Reconstruction of the parental care seen in fossil records of an aquatic reptile from Jurassic period. Chuang Zhao

A well-preserved fossil of an extinct aquatic reptile from the Jurassic period could be the oldest record of post-natal parental care among reptiles.

A study by the Institute of Geology, Chinese Academy of Geological Sciences, Beijing, the University of Lincoln, UK and Hokkaido University, Japan, presents new evidence of parental care in the aquatic choristoderan Philydrosauras found in western China.

Discovered by a farmer in China four years ago, the fossil displays an apparent family group with an adult surrounded by six juveniles of similar sizes.

Choristoderes are a group of small aquatic and semi-aquatic diapsid reptiles which emerged in the Middle Jurassic Period more than 160 million years ago.

Although it is possible that the individuals were all swept together during or soon after the event that killed them, the researchers feel the specimen more likely represents an instance of postnatal parental care.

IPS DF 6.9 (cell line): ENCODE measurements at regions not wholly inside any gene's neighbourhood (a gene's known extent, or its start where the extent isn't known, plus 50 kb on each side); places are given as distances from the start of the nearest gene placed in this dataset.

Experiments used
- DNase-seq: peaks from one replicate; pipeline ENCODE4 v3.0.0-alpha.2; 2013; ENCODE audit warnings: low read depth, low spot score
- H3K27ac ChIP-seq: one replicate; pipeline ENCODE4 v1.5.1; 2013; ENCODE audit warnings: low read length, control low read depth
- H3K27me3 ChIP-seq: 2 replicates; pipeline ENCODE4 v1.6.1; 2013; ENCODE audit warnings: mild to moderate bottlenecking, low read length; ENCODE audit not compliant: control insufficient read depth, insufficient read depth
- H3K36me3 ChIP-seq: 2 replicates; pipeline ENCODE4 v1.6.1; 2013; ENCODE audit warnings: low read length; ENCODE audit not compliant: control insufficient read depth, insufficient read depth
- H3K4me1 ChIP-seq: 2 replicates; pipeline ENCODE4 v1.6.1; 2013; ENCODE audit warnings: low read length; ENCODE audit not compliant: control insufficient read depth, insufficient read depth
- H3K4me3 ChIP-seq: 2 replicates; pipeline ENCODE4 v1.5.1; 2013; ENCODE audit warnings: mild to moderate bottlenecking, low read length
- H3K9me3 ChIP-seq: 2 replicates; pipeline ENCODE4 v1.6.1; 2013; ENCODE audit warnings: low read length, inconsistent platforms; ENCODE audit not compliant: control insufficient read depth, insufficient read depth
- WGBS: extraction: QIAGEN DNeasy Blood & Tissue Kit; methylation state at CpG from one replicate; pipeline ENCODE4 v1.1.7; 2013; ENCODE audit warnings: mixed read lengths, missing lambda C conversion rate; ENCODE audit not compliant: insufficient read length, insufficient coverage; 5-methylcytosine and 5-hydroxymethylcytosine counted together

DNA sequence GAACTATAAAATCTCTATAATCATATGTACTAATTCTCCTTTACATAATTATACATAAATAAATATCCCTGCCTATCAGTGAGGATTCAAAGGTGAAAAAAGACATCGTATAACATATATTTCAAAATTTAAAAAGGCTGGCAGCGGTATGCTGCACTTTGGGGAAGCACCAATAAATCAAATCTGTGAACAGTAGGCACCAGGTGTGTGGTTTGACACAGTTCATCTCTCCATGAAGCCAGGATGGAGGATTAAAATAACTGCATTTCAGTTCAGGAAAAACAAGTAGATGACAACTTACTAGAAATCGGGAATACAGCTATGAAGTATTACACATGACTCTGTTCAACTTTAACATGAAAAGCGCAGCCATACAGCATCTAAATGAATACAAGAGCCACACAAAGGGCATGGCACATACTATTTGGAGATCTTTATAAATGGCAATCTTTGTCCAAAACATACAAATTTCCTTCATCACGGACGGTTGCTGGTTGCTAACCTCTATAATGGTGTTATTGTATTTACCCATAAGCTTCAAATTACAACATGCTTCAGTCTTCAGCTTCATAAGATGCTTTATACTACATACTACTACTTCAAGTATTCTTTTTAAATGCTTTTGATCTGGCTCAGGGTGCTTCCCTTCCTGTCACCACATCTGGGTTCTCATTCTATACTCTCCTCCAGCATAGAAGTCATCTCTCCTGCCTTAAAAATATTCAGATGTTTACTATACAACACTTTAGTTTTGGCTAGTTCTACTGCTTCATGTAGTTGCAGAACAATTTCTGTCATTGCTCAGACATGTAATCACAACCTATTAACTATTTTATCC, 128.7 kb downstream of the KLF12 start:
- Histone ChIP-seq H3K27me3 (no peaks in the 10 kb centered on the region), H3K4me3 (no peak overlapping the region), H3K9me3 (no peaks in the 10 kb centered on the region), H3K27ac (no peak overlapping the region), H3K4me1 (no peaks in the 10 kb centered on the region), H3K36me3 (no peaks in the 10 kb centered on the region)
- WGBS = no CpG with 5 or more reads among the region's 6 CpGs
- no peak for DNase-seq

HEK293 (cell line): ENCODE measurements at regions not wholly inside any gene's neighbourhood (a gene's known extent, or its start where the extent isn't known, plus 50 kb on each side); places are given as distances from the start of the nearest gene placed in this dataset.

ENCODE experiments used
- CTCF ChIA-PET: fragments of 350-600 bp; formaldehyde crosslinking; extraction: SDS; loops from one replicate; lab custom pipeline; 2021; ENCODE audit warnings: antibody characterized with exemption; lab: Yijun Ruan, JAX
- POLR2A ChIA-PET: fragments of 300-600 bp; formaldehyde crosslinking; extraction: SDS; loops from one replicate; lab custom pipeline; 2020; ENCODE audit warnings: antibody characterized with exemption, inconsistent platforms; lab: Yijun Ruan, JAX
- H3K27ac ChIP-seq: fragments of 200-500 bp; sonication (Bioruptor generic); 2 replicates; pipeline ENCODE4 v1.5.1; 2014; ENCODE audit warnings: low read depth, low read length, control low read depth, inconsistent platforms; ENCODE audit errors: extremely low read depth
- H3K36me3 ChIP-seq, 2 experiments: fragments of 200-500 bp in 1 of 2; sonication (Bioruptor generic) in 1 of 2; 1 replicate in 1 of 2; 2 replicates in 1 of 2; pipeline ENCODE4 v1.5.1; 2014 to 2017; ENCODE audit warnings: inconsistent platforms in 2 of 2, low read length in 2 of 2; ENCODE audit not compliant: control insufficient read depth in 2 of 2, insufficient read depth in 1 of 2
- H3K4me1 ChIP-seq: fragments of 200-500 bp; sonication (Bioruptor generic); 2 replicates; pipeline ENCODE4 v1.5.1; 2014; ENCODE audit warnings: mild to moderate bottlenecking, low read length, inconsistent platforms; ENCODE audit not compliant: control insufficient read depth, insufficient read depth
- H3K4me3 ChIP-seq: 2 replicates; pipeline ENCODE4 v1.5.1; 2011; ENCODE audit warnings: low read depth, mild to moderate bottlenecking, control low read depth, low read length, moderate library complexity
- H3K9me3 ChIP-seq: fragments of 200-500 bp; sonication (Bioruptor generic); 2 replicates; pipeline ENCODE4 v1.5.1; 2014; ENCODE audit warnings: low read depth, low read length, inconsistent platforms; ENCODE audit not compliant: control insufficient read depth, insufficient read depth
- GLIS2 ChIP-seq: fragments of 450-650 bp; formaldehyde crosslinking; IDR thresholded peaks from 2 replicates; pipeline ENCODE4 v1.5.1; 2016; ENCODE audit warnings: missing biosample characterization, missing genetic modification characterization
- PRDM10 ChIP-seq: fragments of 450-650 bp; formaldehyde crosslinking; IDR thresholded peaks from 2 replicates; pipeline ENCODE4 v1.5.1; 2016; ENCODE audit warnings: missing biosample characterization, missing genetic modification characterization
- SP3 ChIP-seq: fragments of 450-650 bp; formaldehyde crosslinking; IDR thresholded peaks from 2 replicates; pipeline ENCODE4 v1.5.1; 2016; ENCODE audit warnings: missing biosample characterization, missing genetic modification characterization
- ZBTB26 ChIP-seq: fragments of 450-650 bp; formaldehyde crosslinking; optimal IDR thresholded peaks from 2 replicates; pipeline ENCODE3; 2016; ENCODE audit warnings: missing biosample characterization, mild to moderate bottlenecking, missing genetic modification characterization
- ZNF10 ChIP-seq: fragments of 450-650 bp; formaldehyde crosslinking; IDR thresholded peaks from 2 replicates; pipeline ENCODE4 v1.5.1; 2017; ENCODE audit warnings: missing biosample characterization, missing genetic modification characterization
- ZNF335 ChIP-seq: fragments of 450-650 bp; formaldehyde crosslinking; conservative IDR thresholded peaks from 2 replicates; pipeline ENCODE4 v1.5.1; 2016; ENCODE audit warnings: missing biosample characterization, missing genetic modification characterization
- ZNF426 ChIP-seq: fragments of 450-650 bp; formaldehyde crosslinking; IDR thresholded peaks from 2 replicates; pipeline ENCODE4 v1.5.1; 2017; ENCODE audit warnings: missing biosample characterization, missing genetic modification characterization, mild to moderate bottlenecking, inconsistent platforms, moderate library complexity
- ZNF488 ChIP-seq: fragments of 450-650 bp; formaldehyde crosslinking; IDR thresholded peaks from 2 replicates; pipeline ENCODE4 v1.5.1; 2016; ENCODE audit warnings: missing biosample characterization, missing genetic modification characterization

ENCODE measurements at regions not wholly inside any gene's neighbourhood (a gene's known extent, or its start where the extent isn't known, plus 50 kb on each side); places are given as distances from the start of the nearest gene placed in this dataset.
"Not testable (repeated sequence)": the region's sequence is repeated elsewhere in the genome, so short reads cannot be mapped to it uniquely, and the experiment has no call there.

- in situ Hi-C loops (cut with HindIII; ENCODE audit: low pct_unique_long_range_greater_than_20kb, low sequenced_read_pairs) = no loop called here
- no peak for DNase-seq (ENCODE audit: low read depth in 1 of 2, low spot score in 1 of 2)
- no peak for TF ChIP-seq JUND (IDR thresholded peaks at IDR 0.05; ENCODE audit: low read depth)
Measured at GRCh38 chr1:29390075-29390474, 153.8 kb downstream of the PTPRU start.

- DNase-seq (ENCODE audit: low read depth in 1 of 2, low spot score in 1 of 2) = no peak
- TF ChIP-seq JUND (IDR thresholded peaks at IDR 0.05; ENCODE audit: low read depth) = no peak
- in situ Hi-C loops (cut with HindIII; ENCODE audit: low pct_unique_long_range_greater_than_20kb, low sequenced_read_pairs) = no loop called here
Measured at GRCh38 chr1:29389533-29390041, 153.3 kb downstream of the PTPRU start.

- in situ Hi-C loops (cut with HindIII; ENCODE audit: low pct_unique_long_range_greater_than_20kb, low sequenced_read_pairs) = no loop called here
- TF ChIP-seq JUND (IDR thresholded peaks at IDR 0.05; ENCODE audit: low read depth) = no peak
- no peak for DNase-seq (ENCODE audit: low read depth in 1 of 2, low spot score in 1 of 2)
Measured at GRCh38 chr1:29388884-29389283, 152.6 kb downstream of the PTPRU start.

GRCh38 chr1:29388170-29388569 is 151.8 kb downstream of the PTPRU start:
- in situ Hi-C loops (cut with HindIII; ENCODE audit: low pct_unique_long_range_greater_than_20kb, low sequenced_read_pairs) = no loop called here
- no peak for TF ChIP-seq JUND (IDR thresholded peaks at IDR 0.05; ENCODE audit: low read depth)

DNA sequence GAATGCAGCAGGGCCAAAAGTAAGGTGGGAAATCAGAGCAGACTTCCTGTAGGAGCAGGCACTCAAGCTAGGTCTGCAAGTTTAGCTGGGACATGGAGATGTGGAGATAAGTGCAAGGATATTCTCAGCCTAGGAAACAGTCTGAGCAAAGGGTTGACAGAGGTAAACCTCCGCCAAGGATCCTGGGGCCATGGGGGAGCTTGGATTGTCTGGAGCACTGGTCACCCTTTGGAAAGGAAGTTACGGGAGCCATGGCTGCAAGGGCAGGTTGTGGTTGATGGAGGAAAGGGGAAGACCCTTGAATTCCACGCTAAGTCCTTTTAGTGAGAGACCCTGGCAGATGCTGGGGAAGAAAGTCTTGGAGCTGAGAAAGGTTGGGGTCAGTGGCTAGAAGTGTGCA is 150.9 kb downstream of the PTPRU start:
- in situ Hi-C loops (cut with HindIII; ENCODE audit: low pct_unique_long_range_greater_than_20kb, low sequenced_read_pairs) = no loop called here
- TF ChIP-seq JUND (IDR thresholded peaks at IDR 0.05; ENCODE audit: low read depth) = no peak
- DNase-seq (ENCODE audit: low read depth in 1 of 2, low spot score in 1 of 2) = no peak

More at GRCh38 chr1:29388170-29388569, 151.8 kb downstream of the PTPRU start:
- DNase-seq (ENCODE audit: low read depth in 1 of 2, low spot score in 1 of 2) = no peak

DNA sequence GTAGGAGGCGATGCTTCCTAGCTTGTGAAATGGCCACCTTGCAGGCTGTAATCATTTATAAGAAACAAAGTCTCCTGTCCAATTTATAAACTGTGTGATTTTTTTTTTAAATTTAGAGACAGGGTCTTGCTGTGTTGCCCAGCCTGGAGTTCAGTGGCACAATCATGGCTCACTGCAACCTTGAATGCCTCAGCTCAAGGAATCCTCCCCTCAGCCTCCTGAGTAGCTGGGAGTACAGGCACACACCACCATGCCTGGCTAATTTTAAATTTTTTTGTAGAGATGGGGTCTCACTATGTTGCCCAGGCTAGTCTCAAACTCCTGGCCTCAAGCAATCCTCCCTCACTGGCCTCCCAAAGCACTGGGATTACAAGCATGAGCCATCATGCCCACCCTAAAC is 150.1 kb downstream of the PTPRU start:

Given that all of these animals died within a tail's length of one another, it's likely that the adult was caring for the young, they say.

Caring for offspring beyond birth is key in most living archosaurs – birds and crocodilians.

However, evidence of the same has been rare in the fossil record and only reported for two types of dinosaurs and varanopid "pelycosaurs" – a reptile resembling the monitor lizard.

"That Philydrosauras shows parental care of the young after hatching suggests protection by the adult, presumably against predators. Their relatively small size would have meant that choristoderes were probably exposed to high predation pressure and strategies, such as live birth, and post-natal parental care may have improved survival of the offspring," says Dr Charles Deeming, from the School of Life Sciences, University of Lincoln.

The fossil is the latest in an increasingly detailed collection of choristoderes exhibiting different levels of reproduction and parental care.

More fossil discoveries will be needed to confirm that post-natal parental care is a behaviour that has persisted in the evolutionary development of amniotes.

The study is published in Geosciences Journal.